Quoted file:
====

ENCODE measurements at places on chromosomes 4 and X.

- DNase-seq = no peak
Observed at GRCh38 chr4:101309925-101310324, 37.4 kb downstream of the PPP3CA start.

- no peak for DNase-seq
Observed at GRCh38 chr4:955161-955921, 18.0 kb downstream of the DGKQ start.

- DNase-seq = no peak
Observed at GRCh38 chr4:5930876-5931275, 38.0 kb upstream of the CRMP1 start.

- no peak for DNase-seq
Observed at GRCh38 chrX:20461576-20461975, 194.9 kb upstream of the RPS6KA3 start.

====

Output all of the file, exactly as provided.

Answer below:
ENCODE measurements at places on chromosomes 4 and X.

- DNase-seq = no peak
Observed at GRCh38 chr4:101309925-101310324, 37.4 kb downstream of the PPP3CA start.

- no peak for DNase-seq
Observed at GRCh38 chr4:955161-955921, 18.0 kb downstream of the DGKQ start.

- DNase-seq = no peak
Observed at GRCh38 chr4:5930876-5931275, 38.0 kb upstream of the CRMP1 start.

- no peak for DNase-seq
Observed at GRCh38 chrX:20461576-20461975, 194.9 kb upstream of the RPS6KA3 start.